The day the 1988 Trek 400 that I won on eBay arrived, Gil called to tell us his cancer had spread to both lungs, his liver, and rib cage. He had discontinued treatment and hospice was called in.

That was last Thursday. Carolyn and I drove down and arrived at Gil's on Monday. There's not much for us to do except hold his hand, talk a little, keep JD smiling as much as possible and take care of any small things that need doing. Mostly we look on as someone we love so much slips away from us with alarming speed. He sleeps most of the time now and eats very little. His pain seems to be manageable though Gil was always pretty stoic when it came to these sorts of things.  He's certainly ready to be done with this. He's not afraid. I think he's mostly annoyed. This is a messy way to end a life and Gil always hated clutter.

I'm struck by the destructive process cancer works on an individual. It's not enough to end a life, it has to consume the person, deface that person's body with an energy that I can only describe as malicious. It's an act of vandalism. That a man can find peace in the middle of such an atrocity says a great deal about the strength at least some of us carry inside.

The mess will be gone soon. Cancer only holds us in life and Gil's is ending. The pain will go. Gil will go. The machines that help him breathe will be turned off, the tubes, bottles, packs and pills will be put away. Things will be neat again. But the world will be so diminished in his absence.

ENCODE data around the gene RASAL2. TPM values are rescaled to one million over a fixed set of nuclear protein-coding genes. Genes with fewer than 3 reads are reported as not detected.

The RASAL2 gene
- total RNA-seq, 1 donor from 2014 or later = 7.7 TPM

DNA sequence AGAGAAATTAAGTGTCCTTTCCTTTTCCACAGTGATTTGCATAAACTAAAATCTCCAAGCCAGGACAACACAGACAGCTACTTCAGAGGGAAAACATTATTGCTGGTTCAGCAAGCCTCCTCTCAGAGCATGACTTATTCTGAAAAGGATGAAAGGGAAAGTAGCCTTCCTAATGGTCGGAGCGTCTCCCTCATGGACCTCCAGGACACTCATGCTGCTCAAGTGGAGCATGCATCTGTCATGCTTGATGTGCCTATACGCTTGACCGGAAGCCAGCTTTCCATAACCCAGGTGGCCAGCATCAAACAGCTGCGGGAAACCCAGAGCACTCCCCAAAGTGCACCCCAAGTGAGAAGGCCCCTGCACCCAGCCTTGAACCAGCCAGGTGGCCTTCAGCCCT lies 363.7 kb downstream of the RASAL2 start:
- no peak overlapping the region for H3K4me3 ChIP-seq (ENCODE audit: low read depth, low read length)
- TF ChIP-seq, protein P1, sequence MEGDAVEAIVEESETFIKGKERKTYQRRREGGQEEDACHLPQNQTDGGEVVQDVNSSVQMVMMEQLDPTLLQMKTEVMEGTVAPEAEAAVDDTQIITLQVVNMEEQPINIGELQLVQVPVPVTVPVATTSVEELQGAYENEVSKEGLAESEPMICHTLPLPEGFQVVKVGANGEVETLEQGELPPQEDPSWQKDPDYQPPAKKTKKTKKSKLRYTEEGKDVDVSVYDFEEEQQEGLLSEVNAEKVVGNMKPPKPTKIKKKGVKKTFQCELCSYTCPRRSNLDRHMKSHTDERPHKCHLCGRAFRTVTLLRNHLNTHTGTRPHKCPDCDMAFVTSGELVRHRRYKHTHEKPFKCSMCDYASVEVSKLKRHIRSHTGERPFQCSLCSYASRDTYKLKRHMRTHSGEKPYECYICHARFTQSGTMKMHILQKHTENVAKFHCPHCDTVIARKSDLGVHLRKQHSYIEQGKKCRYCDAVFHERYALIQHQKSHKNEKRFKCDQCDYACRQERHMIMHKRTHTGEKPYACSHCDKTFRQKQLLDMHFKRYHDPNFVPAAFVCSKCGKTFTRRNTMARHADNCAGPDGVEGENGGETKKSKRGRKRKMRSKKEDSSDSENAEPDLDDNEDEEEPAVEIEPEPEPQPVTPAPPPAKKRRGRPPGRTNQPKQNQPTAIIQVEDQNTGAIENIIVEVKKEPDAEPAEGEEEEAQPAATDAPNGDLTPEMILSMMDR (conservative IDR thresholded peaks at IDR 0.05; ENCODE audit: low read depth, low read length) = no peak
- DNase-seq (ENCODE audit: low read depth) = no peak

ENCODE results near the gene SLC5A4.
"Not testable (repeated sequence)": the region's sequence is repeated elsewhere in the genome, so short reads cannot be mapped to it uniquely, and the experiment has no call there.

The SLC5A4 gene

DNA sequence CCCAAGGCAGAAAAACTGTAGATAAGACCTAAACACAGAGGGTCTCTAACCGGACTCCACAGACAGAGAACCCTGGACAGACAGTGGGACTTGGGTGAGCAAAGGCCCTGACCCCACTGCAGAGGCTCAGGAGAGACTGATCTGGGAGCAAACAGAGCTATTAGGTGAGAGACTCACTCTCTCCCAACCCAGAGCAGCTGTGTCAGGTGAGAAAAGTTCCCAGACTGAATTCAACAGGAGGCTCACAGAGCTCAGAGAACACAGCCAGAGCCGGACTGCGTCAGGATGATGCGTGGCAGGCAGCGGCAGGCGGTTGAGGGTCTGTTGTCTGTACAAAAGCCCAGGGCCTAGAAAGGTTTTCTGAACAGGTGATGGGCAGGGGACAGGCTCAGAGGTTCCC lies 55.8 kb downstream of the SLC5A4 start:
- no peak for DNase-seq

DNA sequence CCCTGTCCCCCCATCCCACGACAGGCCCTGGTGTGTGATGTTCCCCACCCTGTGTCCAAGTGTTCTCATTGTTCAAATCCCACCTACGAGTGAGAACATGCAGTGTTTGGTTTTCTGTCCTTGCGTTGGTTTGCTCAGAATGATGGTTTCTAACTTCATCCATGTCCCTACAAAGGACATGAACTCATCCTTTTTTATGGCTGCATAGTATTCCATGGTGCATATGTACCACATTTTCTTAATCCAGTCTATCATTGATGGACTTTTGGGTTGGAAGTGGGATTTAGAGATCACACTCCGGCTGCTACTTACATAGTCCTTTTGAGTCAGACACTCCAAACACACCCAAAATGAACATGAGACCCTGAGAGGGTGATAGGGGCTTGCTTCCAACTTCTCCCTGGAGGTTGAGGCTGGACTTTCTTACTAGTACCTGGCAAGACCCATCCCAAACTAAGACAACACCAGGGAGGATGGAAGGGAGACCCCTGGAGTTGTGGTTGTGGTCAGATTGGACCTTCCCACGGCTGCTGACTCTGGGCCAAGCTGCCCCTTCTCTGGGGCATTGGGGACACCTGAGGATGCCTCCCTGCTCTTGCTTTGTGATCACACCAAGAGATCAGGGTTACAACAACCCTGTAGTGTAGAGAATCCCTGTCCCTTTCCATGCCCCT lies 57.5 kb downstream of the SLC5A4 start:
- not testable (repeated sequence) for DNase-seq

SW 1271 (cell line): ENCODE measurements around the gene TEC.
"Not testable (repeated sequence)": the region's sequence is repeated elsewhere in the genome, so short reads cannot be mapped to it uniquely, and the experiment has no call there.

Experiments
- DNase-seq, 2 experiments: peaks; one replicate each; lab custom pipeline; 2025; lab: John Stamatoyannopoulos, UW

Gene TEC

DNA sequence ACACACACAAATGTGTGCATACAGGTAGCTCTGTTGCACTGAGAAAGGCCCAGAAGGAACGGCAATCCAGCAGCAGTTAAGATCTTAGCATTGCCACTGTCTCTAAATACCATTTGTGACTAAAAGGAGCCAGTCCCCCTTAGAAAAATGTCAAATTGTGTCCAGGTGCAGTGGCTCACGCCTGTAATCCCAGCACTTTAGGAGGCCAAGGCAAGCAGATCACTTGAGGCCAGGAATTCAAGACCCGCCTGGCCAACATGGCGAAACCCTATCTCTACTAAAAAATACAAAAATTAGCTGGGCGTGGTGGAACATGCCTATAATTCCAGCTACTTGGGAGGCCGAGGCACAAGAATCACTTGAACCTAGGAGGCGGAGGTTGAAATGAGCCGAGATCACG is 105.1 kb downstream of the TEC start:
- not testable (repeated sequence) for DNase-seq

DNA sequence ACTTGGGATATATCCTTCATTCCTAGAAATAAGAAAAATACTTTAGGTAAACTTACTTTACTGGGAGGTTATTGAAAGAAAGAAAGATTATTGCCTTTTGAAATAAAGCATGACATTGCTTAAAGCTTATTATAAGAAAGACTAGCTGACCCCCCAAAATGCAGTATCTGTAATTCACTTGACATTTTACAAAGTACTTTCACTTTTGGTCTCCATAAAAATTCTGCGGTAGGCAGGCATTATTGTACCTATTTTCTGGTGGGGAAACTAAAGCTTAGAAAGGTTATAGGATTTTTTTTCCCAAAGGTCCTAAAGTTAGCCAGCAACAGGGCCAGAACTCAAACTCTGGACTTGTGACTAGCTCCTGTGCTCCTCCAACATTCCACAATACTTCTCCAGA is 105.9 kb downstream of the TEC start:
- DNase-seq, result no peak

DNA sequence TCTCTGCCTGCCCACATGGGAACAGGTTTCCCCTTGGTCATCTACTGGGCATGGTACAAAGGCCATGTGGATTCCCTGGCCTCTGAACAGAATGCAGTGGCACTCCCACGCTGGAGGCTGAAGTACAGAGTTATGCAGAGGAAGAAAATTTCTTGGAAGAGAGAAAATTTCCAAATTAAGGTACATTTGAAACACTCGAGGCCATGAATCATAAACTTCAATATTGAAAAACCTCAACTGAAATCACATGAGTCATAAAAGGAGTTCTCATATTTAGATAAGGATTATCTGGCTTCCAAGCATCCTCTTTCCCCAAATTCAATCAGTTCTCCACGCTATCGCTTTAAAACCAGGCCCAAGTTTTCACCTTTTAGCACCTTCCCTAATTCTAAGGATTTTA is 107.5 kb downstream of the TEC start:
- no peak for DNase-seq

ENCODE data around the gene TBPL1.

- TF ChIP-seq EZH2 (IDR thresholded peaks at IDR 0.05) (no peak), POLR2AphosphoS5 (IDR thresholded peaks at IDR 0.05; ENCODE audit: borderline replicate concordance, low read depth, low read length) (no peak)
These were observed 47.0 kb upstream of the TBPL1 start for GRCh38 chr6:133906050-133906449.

As I hold his hand while he sleeps, I think about that Trek in the barn back home. It is a magnificent find. It must have sat in a garage for 20 years. The tires are shot. The bearing grease has turned to something other than grease but it's an American made, brazed, lugged, steel bicycle that's been forgotten for too long. I want to finish rebuilding it. I want to repack the bearings, replace the cables, tires and tubes, polish it up and take it for a ride. I want to take something dusty, corroded, damaged and dirty and I want to make it shine again. I want to bring something back from the dead. I want to pedal that bike in the sun and think of Gil and the amazing times we shared with him. I want to think of what a fleeting gift it is to be healthy and strong and able to ride such a beautiful machine to the point of exhaustion and be able to come back and do it again with the clear and certain knowledge that one day I will have to stop, as we all will.


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